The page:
Lab created diamonds
Clearly, diamond mining isn't sustainable. Even if we are able to make progress with regard to the social cost of diamonds, the Earth doesn't yield up her natural diamonds without an environmental price. Fortunately, there are now alternatives which are ecologically responsible.
Although synthetic diamonds have been available since the 1960's, the stones made were only of industrial quality. It is only recently that gem quality diamonds were finally brought to market, with several companies currently pursuing this new niche.
The two different processes utilized ("High Pressure, High Temperature" and "Chemical Vapor Deposition") both create gems which are chemically, optically and physically the same as diamonds made by nature. While testing laboratories are working to develop procedures so that they can reliably differentiate between natural and lab created diamonds, the fact that they must use sophisticated equipment to make that determination very plainly suggests that the stones will be indistinguishable to non-technical observers.
The Eco Footprint of Created Diamonds
The components needed to make diamonds are fairly modest. Carbon is needed, but since graphite is already mined in large quantities, the small amount used to make a diamond is unlikely to impact demand for mining.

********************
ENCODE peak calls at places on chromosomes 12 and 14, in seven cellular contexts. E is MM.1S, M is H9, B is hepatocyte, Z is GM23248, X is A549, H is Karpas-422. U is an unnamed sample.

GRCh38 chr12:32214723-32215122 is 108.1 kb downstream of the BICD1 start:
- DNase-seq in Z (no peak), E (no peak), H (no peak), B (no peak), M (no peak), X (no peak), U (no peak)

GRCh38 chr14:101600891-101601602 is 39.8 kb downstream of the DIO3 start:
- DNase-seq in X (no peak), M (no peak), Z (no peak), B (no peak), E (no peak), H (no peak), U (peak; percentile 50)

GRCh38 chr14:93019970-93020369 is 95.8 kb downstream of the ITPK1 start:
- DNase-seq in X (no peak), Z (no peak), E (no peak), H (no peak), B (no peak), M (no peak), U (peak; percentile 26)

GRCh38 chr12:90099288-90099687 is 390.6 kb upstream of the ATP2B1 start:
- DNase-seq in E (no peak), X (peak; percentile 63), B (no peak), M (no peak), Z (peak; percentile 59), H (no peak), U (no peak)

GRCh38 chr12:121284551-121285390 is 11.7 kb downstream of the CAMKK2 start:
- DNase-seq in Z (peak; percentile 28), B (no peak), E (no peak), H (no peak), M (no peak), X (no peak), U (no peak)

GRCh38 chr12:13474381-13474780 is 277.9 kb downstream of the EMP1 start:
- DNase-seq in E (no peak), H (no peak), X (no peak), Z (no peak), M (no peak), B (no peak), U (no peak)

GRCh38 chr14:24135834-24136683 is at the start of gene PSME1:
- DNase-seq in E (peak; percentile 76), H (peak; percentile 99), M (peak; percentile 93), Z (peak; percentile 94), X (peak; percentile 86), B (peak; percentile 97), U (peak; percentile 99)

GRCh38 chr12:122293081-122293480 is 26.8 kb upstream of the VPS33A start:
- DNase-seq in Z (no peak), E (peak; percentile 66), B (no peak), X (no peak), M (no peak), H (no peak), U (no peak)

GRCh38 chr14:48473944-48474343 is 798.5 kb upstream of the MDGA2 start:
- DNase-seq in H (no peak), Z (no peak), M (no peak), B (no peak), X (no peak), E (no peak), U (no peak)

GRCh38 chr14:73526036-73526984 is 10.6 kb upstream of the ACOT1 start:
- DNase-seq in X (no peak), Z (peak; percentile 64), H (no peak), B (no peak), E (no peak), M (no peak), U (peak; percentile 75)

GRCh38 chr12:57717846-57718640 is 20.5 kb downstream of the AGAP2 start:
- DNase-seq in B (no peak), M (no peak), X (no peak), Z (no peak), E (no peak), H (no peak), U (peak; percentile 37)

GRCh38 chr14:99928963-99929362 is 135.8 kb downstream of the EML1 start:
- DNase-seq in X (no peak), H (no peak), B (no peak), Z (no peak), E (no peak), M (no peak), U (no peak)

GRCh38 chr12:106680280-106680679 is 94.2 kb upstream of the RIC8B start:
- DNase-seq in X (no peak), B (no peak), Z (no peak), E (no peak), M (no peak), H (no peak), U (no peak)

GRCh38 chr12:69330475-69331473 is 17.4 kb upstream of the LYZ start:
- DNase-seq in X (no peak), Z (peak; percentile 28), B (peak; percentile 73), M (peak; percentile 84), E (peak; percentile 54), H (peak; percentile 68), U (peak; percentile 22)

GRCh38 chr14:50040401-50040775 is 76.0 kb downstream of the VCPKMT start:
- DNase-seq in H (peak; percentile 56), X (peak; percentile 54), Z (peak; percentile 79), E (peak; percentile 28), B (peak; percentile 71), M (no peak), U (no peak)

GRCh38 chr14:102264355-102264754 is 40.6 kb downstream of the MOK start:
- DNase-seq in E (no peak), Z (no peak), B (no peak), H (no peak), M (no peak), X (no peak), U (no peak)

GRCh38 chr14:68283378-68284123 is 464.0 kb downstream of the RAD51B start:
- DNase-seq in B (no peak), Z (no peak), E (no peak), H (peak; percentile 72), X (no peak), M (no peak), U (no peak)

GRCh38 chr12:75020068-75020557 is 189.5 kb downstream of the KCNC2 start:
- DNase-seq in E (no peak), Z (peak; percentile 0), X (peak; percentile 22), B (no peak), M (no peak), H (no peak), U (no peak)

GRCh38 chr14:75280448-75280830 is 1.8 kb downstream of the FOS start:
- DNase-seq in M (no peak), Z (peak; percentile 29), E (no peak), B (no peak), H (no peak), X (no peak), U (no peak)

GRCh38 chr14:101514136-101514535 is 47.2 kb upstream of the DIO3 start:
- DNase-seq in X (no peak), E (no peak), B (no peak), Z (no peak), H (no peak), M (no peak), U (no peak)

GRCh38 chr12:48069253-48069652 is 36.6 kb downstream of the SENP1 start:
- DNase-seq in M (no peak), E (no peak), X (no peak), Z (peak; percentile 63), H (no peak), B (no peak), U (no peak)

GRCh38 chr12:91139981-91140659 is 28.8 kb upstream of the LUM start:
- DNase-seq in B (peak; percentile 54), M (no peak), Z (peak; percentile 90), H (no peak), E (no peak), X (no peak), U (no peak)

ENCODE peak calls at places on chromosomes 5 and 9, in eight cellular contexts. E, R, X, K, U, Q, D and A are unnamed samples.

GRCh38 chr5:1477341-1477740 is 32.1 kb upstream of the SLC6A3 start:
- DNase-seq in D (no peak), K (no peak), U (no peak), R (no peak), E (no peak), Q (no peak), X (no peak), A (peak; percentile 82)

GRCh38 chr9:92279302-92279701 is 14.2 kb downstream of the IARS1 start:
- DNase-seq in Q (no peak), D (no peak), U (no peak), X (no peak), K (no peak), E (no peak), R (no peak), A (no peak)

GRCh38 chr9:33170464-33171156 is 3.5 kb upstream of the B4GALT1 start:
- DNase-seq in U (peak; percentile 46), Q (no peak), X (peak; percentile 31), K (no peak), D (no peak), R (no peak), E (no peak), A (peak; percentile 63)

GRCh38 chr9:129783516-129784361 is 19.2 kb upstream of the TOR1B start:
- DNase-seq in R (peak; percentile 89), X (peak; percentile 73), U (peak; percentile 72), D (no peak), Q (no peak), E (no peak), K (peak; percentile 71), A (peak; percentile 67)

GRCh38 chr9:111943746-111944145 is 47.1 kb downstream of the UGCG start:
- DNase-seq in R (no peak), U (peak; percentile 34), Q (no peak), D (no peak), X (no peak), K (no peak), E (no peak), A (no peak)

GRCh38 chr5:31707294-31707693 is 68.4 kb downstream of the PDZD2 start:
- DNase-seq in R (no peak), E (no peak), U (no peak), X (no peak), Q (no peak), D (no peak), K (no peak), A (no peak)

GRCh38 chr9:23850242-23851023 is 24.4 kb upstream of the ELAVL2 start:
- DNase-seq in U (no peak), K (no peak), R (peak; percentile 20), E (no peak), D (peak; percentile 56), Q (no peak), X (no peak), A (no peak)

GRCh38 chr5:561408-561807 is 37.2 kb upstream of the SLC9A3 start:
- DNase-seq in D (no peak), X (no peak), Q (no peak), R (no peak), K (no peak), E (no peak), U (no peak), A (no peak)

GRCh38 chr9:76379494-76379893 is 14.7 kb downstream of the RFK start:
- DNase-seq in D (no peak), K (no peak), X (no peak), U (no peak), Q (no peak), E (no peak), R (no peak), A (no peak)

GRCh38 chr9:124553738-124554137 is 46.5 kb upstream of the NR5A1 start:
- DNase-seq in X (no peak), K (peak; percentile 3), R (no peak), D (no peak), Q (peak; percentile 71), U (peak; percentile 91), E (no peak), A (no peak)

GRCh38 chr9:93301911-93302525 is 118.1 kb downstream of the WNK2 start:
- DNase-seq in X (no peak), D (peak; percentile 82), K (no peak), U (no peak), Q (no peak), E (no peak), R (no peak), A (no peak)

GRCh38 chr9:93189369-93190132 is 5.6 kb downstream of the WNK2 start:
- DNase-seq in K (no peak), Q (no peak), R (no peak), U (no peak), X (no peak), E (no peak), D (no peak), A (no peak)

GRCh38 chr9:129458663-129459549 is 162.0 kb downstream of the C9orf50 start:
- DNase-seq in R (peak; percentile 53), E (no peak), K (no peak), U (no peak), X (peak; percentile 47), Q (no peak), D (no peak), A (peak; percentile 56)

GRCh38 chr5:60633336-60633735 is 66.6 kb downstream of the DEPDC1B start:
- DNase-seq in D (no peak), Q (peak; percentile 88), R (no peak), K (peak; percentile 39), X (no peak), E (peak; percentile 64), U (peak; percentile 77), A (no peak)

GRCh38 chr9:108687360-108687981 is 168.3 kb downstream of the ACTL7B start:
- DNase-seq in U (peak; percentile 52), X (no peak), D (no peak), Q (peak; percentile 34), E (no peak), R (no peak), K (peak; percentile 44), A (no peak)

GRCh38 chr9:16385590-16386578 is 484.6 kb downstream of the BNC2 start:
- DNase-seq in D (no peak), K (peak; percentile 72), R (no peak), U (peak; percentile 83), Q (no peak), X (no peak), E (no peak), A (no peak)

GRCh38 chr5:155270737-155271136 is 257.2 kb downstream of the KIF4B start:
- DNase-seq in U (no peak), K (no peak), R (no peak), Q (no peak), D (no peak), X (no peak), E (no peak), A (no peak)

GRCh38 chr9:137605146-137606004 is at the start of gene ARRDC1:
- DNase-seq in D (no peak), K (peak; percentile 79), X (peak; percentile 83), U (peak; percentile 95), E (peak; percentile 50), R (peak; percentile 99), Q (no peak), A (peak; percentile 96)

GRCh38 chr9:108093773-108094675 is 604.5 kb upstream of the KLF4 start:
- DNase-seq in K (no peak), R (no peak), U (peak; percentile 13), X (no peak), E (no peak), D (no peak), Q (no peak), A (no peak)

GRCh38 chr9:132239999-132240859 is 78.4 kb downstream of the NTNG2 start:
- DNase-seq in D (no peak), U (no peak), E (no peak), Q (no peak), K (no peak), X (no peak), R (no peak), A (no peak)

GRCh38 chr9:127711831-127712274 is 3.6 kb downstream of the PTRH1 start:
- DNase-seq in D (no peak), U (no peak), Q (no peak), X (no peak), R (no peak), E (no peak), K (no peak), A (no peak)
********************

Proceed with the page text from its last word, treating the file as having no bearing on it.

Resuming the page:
The other thing needed is energy to create heat and pressure. Pressure is created through the use of hydraulics, which requires little energy. Heat is created by resistance. A very thin filament of platinum is placed in the center of a crucible. An electrical charge is passed through that filament. Maintaining 1300 C requires about as much electricity one would use to power a 500 watt light bulb.
Since these created stones are in fact real diamonds, there is little remaining reason to endure the stigma now attached to natural diamonds. We feel the time has come to start transitioning those employed in diamond mining to sustainable livelihoods in other industries, while phasing out diamond mining altogether. It simply isn't needed any more.